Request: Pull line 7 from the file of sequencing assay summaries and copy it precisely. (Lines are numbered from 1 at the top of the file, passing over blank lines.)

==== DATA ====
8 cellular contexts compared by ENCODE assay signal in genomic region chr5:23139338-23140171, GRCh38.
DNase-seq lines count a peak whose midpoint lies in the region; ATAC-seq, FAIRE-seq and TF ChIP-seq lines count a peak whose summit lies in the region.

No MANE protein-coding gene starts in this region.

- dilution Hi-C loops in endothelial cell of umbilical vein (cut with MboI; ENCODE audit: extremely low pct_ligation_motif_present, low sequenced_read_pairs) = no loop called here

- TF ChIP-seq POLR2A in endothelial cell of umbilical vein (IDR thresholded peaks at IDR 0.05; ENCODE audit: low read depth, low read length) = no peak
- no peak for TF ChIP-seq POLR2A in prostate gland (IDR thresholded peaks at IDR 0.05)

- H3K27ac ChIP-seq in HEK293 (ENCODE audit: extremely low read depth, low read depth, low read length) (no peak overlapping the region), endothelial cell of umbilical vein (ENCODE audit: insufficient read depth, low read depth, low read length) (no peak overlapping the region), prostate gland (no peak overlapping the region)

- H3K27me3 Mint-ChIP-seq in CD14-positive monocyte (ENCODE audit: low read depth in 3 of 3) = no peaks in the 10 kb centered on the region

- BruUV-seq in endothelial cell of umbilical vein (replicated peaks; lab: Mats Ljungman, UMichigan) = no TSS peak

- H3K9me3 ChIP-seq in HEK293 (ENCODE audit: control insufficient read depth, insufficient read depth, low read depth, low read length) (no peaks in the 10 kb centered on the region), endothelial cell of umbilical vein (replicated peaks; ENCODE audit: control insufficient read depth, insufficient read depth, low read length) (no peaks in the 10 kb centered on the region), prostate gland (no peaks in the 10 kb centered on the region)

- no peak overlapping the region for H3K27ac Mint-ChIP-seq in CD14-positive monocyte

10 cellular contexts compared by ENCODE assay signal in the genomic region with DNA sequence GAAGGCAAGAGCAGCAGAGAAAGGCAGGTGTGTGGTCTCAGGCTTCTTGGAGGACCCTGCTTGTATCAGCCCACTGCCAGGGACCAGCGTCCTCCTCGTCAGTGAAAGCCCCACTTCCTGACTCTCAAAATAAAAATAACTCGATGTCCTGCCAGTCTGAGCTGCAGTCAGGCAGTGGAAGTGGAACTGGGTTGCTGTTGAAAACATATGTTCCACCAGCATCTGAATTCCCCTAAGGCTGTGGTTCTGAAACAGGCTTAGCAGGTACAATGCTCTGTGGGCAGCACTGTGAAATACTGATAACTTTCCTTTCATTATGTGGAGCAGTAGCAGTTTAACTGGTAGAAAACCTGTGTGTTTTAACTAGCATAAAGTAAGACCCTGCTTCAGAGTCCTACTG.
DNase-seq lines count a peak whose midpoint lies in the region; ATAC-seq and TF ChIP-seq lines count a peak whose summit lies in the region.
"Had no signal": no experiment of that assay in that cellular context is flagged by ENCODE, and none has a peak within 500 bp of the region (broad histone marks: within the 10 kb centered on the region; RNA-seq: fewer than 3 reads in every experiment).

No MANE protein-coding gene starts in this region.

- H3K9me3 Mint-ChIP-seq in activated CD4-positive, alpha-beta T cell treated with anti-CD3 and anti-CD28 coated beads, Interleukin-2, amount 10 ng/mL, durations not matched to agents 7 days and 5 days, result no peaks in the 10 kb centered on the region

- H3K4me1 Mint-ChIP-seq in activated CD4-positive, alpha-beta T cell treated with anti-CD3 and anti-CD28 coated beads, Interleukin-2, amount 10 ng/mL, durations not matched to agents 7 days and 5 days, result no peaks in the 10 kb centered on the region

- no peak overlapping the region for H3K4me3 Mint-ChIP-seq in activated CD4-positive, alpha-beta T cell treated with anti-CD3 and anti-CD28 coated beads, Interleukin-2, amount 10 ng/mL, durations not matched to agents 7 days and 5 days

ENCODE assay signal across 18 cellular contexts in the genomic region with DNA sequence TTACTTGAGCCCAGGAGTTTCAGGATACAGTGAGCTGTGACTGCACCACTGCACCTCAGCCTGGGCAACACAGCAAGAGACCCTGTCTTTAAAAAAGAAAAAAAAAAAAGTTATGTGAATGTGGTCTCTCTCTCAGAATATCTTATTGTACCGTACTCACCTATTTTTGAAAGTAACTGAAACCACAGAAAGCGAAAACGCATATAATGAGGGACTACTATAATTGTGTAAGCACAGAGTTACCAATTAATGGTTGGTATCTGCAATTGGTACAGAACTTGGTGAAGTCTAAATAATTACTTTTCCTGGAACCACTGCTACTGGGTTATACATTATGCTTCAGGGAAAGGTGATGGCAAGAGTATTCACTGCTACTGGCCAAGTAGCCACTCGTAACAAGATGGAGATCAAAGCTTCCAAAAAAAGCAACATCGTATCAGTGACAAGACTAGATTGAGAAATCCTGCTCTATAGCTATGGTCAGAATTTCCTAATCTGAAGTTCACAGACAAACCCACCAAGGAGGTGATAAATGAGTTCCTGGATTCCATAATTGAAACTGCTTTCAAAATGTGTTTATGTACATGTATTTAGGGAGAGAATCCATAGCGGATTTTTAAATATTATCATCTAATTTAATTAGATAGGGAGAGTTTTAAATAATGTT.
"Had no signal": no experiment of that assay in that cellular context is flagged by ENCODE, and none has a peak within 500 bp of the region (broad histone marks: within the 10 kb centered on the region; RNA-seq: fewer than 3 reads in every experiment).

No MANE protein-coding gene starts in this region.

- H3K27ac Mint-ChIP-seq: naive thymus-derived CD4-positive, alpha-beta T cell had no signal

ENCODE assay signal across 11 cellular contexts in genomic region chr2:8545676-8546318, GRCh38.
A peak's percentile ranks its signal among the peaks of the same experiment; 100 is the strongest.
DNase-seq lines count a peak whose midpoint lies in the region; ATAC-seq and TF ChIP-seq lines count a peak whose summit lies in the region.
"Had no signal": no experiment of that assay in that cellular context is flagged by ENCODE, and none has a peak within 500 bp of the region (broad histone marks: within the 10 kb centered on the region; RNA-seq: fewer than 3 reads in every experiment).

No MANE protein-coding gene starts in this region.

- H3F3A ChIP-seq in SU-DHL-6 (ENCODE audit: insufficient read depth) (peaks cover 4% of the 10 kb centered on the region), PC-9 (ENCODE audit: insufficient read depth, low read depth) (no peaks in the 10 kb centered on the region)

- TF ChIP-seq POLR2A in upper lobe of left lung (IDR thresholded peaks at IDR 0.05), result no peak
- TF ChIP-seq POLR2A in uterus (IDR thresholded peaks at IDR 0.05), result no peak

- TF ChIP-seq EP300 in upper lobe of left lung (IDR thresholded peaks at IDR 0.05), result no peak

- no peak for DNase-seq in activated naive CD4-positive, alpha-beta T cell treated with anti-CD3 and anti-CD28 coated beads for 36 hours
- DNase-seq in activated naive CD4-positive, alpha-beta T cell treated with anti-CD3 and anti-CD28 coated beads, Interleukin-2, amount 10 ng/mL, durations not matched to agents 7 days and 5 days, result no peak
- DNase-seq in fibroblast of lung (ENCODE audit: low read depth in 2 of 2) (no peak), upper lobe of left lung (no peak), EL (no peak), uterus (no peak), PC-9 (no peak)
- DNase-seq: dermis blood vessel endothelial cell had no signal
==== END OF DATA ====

- H3K27ac ChIP-seq in HEK293 (ENCODE audit: extremely low read depth, low read depth, low read length) (no peak overlapping the region), endothelial cell of umbilical vein (ENCODE audit: insufficient read depth, low read depth, low read length) (no peak overlapping the region), prostate gland (no peak overlapping the region)